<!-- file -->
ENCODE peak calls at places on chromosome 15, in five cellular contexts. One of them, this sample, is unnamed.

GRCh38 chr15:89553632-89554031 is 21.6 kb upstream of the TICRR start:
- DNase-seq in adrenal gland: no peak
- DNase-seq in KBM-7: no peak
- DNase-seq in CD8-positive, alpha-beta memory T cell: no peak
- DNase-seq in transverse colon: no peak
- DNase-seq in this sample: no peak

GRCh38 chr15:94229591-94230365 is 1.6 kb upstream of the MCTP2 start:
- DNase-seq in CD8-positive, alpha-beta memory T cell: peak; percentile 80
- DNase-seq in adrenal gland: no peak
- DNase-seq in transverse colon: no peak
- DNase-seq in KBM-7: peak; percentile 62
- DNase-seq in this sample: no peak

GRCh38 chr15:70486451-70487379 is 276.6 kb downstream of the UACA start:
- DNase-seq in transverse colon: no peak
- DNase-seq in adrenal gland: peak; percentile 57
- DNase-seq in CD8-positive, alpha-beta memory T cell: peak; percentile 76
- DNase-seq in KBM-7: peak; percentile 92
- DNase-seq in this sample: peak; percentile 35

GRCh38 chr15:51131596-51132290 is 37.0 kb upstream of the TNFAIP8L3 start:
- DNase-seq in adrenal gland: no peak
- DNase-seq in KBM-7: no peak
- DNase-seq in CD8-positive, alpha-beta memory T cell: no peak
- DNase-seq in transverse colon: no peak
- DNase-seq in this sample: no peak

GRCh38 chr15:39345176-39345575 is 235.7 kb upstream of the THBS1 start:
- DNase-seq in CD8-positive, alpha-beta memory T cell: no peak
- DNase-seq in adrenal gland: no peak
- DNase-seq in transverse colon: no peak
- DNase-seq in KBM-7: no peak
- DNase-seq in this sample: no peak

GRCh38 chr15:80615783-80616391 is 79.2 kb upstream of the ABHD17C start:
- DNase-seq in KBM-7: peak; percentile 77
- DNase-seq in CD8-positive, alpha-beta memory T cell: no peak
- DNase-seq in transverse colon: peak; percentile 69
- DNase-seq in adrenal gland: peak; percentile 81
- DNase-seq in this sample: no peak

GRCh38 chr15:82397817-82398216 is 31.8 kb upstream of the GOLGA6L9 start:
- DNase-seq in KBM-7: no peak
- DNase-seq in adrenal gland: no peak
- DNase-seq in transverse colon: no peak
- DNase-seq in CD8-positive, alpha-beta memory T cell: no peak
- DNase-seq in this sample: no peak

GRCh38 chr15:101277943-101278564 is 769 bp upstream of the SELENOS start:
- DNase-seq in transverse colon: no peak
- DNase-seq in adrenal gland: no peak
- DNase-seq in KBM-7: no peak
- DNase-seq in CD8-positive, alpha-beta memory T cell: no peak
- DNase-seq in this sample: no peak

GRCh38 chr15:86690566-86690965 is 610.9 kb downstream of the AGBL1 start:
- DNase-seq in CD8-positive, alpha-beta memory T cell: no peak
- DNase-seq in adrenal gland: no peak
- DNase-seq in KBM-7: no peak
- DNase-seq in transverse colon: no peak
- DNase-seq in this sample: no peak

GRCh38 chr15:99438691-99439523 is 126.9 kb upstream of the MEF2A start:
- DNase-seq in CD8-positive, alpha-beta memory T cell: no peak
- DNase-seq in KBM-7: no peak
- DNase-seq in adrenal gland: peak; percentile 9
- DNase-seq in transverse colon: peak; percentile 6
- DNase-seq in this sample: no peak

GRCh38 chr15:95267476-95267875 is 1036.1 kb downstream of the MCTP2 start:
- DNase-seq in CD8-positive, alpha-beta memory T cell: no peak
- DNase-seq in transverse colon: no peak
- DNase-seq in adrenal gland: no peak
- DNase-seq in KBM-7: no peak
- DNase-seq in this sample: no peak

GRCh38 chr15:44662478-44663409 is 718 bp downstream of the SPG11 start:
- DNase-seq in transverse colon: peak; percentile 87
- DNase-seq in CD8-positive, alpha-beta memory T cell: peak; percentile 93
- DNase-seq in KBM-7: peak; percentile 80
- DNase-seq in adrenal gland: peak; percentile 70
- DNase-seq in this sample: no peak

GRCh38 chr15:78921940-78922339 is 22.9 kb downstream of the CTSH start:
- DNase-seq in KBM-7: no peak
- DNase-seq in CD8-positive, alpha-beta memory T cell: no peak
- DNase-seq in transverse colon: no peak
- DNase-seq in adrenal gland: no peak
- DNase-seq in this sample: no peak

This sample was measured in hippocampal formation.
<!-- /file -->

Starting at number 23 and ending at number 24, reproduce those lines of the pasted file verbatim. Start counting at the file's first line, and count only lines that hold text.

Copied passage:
- DNase-seq in CD8-positive, alpha-beta memory T cell: no peak
- DNase-seq in transverse colon: no peak